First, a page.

On my morning commute last week, an interesting radio conversation about grief and consolation made me turn up the volume. The co-hosts of one of my preferred morning radio programs were discussing what we say to our friends who are dealing with emotionally trying, tragic circumstances.

One of the hosts said that he dealt with a difficult personal issue a few years ago. He described conversations he had with friends who wanted to offer their support and condolences, and he said, “Most of them told me, ‘I’m so sorry. I don’t know what to say to you.’”

And then the host made a particularly interesting comment: “Then my friends opened their mouths anyway — and that’s when I wished they had never said anything in the first place.”

I’ve certainly been on both ends. When I attempt to give my grieving friends comfort or insight, too often I walk away feeling as if I’ve failed. My words are balloons that have come untied, or antiseptic on a burning wound. I long to help — and stumbling over my words, confused over what angle I should take, I feel a miserable failure.

How many of us have admitted that we have nothing comforting to say, and then turned right around and scraped together some kind of awkward, unhelpful comment? Why is it that we feel we must speak, and why do our words so often harm the mourner?

Whether our losses have been large or small, most of us understand how kind and comforting the presence of a friend feels in the midst of grief.

I remember when my grandfather died unexpectedly. I got the call from my parents while I was at my freshman college roommate’s house. My cell phone had no coverage in that tiny Michigan town, so my dad had called my roommate’s parents’ house. My roommate’s mother looked concerned as she handed me the phone. She didn’t walk away.

When I’d heard the news, my roommate’s mother immediately pushed a box of tissues my way and went to the stove to pan-fry French toast, handing me a plate with a fork ready to go. I remember as I cried and took bites of that syrup-drenched bread, she told me stories of when she lost her grandfather. The kindness was real; the words were well-intentioned. Yet I can’t remember anything she said, nor was I comforted by any of it. What lingers is that memory of the French toast, her maternal presence, her action in my grief.

Life’s tragic occurrences pop up more often than we would hope in the lives of the people we love. Yet few people have mastered the art of responding well to heavy news. We’re simply not all trained in the art of listening. Professional counselors and psychiatrists are the ones who know how to listen and what is most helpful to say in response. They understand what kinds of comments a grieving person will receive as helpful, and likewise, the type of comments that will sting, irritate, and fall flat.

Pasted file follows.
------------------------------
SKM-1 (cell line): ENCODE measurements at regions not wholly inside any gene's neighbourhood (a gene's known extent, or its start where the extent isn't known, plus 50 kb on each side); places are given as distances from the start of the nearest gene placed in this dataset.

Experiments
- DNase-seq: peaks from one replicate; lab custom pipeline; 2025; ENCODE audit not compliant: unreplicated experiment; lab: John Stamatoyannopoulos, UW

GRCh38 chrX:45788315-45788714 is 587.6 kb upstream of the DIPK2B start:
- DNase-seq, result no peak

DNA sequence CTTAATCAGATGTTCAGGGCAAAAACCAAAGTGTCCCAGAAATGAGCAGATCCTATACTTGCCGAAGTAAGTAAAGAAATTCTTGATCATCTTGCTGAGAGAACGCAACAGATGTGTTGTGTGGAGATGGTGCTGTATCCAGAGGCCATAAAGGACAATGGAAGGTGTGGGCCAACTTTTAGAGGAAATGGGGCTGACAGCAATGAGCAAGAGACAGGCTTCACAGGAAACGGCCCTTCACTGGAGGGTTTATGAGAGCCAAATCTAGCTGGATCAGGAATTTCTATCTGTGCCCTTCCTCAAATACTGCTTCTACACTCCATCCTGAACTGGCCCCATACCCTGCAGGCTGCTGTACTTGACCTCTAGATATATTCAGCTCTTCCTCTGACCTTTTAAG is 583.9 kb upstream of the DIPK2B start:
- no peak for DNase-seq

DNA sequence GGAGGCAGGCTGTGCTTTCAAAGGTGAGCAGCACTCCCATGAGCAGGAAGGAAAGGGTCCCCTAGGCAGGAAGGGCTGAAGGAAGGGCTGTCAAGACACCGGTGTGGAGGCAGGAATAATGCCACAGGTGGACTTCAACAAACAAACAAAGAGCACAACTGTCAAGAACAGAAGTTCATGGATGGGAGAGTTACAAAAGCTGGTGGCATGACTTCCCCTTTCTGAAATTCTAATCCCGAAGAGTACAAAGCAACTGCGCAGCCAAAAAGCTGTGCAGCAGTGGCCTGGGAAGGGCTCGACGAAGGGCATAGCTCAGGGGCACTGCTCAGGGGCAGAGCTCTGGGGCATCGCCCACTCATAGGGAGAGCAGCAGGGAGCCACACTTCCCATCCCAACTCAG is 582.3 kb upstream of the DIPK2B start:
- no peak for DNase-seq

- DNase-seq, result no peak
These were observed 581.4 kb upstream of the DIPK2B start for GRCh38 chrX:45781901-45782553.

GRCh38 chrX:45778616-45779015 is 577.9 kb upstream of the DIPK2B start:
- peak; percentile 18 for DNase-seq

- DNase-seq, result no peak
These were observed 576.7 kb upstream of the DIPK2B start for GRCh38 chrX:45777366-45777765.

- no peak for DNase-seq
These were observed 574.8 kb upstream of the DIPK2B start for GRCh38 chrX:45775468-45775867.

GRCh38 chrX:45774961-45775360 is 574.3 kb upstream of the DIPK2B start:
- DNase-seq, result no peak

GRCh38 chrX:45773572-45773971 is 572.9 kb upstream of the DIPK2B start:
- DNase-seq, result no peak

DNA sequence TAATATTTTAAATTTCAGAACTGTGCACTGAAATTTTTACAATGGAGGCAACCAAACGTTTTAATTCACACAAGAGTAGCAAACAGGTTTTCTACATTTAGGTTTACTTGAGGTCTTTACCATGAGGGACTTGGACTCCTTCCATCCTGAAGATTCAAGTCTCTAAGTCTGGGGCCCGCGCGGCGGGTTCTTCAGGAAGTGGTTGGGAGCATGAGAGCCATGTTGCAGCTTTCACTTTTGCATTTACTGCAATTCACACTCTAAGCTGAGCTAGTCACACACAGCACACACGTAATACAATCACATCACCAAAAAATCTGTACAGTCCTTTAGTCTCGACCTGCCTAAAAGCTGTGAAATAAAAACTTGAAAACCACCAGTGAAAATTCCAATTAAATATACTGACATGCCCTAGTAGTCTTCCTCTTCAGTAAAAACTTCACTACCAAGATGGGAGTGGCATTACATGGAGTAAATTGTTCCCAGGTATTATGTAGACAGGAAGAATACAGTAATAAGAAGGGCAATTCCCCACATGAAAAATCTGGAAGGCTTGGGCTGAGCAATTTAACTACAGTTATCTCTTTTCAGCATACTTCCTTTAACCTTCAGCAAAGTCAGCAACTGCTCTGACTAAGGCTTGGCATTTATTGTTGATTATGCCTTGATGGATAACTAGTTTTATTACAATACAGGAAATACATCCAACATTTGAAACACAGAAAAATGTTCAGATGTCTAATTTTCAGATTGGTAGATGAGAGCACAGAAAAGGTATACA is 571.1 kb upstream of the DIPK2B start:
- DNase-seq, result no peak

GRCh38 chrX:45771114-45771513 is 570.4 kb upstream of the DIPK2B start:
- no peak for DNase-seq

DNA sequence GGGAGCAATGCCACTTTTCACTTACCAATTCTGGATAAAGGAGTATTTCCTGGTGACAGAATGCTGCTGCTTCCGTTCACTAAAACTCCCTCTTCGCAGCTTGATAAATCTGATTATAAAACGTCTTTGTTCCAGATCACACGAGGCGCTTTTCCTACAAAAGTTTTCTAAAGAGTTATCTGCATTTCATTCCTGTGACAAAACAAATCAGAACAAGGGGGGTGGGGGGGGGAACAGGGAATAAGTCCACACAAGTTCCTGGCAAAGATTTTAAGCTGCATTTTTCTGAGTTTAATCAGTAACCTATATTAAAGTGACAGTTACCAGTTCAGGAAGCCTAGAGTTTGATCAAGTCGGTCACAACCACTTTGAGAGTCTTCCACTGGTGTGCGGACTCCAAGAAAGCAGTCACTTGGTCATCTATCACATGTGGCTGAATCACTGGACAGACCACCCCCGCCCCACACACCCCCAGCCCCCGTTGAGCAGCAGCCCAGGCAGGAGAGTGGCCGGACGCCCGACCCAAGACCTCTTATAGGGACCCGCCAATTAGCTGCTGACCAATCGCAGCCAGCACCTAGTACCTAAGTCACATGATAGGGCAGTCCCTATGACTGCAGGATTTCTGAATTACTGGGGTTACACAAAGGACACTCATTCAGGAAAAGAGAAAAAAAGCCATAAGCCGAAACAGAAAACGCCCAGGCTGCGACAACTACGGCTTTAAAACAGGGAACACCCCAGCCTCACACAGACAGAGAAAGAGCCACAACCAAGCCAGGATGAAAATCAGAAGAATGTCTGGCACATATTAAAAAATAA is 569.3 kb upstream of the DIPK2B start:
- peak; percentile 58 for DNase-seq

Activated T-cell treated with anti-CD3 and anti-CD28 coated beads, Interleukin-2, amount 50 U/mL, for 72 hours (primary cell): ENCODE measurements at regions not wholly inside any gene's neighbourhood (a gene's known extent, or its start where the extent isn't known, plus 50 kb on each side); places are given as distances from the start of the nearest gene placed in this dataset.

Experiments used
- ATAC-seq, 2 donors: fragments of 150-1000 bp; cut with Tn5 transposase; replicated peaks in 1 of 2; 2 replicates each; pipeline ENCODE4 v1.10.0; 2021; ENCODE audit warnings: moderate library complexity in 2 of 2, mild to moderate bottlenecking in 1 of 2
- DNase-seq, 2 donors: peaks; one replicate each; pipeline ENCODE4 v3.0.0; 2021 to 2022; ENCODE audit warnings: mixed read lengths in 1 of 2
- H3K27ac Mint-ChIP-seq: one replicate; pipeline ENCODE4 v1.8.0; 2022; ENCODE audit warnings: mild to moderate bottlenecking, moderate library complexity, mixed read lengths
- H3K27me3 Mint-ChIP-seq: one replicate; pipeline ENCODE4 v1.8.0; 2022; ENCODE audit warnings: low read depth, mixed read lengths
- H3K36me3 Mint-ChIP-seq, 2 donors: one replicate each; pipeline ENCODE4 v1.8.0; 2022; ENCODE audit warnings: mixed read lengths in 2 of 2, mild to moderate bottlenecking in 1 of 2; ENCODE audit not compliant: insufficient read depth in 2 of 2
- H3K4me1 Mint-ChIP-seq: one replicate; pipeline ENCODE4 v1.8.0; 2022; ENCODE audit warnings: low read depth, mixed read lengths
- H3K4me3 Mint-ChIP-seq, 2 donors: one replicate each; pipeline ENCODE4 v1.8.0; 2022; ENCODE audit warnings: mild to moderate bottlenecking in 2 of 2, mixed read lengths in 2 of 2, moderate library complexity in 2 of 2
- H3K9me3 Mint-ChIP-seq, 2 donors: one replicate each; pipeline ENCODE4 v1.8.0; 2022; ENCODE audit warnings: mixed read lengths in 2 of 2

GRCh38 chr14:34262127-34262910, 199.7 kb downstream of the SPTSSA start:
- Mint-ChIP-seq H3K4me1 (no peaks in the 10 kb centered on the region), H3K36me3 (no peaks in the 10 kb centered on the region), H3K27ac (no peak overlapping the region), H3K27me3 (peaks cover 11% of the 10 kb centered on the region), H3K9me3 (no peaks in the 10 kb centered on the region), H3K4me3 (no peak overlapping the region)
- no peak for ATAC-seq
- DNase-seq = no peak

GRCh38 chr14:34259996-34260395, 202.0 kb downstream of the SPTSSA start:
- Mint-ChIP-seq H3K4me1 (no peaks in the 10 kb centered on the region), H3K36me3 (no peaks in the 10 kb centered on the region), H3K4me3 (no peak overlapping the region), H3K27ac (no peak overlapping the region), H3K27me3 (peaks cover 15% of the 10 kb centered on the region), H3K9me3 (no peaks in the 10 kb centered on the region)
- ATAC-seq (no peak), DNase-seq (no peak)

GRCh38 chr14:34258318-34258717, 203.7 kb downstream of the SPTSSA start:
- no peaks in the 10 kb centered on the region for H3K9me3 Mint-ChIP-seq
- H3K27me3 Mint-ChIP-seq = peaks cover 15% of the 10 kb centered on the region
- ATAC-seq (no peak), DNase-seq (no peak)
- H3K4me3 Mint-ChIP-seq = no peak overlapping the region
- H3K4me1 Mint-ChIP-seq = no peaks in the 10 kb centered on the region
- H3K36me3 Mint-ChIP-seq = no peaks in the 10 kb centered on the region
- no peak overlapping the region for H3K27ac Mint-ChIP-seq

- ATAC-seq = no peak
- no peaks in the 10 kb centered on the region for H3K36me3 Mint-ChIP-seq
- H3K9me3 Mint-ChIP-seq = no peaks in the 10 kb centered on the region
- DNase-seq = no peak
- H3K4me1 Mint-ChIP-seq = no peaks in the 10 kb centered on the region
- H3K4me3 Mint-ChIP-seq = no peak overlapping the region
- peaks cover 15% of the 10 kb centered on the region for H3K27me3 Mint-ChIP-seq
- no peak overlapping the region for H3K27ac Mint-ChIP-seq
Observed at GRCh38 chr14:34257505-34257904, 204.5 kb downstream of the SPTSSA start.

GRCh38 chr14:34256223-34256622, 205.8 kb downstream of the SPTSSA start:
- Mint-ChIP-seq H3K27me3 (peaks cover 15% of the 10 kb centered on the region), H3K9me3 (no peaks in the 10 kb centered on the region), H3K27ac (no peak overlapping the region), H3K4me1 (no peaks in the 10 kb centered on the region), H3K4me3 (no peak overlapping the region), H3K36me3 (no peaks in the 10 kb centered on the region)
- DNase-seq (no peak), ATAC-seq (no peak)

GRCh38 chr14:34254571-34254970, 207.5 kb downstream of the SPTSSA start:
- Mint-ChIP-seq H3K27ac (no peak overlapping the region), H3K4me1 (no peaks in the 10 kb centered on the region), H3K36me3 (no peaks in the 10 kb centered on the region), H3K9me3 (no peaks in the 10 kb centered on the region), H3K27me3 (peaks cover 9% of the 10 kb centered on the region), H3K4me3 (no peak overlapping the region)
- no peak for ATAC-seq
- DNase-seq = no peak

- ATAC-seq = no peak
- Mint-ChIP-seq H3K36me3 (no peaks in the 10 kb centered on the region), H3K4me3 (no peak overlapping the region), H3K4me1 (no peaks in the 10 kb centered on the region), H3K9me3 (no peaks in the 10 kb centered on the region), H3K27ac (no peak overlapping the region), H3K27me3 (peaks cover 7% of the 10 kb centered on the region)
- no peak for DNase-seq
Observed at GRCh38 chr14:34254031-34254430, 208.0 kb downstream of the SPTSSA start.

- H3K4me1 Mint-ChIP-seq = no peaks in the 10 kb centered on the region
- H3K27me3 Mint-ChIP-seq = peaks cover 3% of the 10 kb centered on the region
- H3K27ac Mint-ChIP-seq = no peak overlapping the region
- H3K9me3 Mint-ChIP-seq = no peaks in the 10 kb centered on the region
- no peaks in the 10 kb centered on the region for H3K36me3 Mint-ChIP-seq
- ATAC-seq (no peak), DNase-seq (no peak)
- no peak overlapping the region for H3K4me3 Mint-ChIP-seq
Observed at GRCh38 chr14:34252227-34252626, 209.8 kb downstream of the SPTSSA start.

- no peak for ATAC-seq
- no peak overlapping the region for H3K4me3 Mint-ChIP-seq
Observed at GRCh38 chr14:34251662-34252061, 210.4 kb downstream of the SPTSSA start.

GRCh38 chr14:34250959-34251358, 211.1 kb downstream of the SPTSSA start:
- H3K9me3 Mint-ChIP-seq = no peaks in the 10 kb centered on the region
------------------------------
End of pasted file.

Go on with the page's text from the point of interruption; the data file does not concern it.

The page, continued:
I spend a lot of time in the car with nothing to do except steer and soak up radio waves. After I listened to the radio host say “I wish they had never said anything in the first place” so bluntly, I pondered his response. Was it too harsh to react to his friends this way? Did he have a right to request his friends’ silence, like the Biblical character of Job? Job endured endless words from his three unhelpful friends in the midst of losing everything.

A few days ago, I received news that a friend is dealing with deep, debilitating depression that has left her hospitalized. I haven’t talked to this friend in a long time, nor am I geographically close or able to do anything, really. Should I offer possibly unwanted words? What to say when there’s nothing to say?

There is a time to speak and a time to remain silent. The radio host needed that silence desperately. I cannot do anything else for my friend, thousands of miles away from her anguish. Speaking words into her grief is my only contribution when I have no physical presence to give. All else is the silence that lacks any presence at all.

Eventually, I sent a short email — words that I know won’t fix her problem. I’m aware that they’re not helpful. But when I cannot provide physical presence or French toast, I find myself needing to do something. Is that why we all are so prone to opening our mouths in these circumstances – because we have this human need to help the healing?

She may not even open it. She may not want or need to hear my attempts to be there for her. All my words will do is symbolize my love and my awareness of her sorrow and provide a type of presence.